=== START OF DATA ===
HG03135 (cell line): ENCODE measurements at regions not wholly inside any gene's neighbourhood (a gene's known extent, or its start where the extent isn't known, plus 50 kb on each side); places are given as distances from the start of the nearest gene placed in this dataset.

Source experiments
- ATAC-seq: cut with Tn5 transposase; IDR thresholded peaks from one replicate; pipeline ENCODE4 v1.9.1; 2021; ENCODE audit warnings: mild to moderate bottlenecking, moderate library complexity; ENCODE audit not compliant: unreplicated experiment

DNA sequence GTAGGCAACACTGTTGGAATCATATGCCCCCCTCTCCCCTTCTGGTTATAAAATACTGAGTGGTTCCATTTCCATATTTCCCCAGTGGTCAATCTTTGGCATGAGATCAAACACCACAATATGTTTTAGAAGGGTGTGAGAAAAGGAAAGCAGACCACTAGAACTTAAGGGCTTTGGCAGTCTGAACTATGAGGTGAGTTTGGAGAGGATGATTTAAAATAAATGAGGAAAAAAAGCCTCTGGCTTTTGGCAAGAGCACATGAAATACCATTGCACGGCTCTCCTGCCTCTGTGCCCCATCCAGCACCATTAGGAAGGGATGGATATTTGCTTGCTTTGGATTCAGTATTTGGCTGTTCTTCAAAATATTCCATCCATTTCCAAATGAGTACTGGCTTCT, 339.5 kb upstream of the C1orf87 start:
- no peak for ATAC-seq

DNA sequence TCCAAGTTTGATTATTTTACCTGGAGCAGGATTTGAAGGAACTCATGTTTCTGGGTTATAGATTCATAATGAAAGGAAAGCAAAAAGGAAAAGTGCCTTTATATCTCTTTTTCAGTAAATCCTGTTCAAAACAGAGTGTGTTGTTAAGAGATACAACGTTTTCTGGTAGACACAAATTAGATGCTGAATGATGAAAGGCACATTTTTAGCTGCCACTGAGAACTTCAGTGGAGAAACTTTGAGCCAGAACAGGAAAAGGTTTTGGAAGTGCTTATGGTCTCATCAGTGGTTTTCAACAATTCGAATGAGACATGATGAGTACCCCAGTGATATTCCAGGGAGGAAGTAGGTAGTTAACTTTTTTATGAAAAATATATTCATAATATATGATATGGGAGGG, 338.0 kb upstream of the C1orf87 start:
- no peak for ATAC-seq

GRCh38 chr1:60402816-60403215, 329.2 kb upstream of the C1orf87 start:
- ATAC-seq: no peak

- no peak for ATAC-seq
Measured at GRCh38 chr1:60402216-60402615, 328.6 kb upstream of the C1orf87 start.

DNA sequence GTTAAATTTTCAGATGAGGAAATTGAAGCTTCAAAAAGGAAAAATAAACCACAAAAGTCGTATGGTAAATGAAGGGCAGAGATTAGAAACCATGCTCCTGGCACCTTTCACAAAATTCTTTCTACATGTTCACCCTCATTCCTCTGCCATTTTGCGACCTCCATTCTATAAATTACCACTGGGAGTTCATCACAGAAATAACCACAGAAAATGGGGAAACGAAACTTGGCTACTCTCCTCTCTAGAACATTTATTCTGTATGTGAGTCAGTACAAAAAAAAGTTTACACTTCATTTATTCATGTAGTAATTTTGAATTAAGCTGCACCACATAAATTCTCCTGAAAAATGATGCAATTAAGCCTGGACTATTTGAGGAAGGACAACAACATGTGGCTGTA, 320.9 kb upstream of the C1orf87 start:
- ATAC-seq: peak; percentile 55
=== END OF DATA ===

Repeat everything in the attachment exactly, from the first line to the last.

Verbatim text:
HG03135 (cell line): ENCODE measurements at regions not wholly inside any gene's neighbourhood (a gene's known extent, or its start where the extent isn't known, plus 50 kb on each side); places are given as distances from the start of the nearest gene placed in this dataset.

Source experiments
- ATAC-seq: cut with Tn5 transposase; IDR thresholded peaks from one replicate; pipeline ENCODE4 v1.9.1; 2021; ENCODE audit warnings: mild to moderate bottlenecking, moderate library complexity; ENCODE audit not compliant: unreplicated experiment

DNA sequence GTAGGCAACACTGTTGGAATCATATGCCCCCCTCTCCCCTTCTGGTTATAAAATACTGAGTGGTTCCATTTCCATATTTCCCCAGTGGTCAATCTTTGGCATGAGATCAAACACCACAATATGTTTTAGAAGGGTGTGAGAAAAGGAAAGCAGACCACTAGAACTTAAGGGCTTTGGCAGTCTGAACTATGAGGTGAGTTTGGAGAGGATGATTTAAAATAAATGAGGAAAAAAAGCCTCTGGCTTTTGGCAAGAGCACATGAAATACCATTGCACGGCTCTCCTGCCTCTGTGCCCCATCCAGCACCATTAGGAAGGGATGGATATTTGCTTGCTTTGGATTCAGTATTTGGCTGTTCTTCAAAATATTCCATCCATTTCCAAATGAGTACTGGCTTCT, 339.5 kb upstream of the C1orf87 start:
- no peak for ATAC-seq

DNA sequence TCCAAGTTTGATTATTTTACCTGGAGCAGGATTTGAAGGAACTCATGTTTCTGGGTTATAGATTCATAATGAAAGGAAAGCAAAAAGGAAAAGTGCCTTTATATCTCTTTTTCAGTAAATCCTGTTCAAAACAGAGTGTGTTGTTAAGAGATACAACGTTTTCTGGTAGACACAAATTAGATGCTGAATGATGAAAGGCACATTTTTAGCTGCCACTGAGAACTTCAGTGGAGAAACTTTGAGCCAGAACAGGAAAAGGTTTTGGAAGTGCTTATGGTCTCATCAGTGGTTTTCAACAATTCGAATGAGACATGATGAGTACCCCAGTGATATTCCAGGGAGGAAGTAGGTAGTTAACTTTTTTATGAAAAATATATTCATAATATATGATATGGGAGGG, 338.0 kb upstream of the C1orf87 start:
- no peak for ATAC-seq

GRCh38 chr1:60402816-60403215, 329.2 kb upstream of the C1orf87 start:
- ATAC-seq: no peak

- no peak for ATAC-seq
Measured at GRCh38 chr1:60402216-60402615, 328.6 kb upstream of the C1orf87 start.

DNA sequence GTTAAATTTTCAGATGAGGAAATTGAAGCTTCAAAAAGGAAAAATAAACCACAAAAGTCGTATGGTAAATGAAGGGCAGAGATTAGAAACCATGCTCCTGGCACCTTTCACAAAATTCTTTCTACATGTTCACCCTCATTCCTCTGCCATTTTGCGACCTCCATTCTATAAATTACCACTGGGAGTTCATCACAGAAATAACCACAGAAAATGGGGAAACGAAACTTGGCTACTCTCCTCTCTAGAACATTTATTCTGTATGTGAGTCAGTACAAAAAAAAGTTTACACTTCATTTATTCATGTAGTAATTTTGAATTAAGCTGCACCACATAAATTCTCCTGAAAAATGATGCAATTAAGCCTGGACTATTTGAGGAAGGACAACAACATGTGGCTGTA, 320.9 kb upstream of the C1orf87 start:
- ATAC-seq: peak; percentile 55